In 2005 I tried to become the parliamentary candidate for the Liberal Democrats and it was during the selection process I witnessed the most colossal abuse of ballot boxes. During the final selection hustings event one candidate was able to pull together members from the thin air. He was able to sign up over 750 members only for his use during the selection process. We were standing there and watching as his families and friends from all over the country came to vote in busses and cars. Before the hustings had even taken place he already had the seat secure in his bag. This candidate did not even speak English adequately and when he was asked questions during the hustings his answers were absolute nonsense. The liberal democrats didn’t do anything about the total misuse and desecration of the democratic system that took place right in front of the eyes of Liberal Democrats election officials. In fact that year during the party conference he was awarded a prize for recruiting the highest number of members. I still remember feeling being slapped on the face by the party that I had so excitedly joined back then. He was rewarded for his misdemeanour and given a trophy for bringing “democracy to disrepute”. Of course I could not take anyone to a civil court as I had no money and the overthrow of Luthfur Rahman is not going to change any of these bad practices on the ground.
Over the last few days Tower Hamlets community has been shaken up with this politically charged court verdict and its implications but more importantly learning to cope with the fall of Luthfur Rahman and potential return of the usual local Labour Party suspects who have been benefiting from the election manipulation and bad practice for decades runs shivers down my spine and frightens many in the community.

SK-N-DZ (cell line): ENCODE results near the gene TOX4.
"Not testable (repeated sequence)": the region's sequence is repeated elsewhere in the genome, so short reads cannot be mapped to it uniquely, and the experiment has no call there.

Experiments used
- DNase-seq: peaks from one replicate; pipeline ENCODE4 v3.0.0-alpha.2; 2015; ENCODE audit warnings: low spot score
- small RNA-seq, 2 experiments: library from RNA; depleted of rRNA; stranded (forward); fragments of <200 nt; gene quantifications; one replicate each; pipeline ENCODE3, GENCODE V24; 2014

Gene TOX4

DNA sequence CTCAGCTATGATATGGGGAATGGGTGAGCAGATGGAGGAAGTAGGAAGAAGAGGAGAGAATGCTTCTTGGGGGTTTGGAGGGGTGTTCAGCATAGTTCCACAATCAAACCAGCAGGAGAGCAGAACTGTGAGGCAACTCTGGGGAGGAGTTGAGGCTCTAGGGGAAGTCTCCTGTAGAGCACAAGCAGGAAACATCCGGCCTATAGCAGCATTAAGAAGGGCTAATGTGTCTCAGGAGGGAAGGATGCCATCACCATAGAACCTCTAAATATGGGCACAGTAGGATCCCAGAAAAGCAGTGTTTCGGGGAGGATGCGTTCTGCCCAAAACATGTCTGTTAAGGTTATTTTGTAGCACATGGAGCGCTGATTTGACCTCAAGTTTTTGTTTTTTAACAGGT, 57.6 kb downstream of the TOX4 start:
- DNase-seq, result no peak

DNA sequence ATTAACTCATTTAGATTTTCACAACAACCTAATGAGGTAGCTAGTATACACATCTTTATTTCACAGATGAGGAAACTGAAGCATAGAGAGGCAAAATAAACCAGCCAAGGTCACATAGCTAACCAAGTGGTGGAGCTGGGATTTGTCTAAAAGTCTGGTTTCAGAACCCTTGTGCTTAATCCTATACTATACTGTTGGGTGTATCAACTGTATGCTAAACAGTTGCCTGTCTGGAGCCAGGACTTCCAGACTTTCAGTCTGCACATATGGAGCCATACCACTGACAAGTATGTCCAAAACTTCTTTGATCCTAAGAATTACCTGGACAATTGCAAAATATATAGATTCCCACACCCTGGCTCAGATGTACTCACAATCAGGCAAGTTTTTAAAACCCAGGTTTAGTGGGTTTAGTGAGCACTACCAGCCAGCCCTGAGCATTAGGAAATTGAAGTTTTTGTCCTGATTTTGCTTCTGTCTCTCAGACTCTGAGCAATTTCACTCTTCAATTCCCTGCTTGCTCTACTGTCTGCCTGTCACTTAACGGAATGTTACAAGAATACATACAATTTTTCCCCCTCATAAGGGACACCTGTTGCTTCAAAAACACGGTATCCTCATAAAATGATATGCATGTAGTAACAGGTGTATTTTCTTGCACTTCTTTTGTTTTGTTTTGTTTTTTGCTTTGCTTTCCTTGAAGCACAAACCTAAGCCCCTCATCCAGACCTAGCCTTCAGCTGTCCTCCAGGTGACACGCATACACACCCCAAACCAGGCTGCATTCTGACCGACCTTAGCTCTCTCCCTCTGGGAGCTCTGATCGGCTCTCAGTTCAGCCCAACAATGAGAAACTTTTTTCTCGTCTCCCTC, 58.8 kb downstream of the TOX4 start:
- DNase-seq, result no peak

Over the last 48 hours I have been asked by many to consider standing for the Mayoral election. The election is now earmarked for June 11, 2015 and the Labour Party is expected to win their Tower Hamlets fiefdom back. I think this will take Tower Hamlets back by years and the culture of vote cronyism will remain. I feel flattered and humbled that people feel I could be their mayor and deliver an affective alternative to the current possibilities. I have never in my wildest dream thought of standing for the mayoral position in any borough and certainly never for the London borough of Tower Hamlets. This position is extremely onerous and requires a very well grounded and unifying person who could carry the community with him of her. It requires a person who can rise above party politics, ethnic divisions and petty childish squabbles that has dominated the local politics of this borough.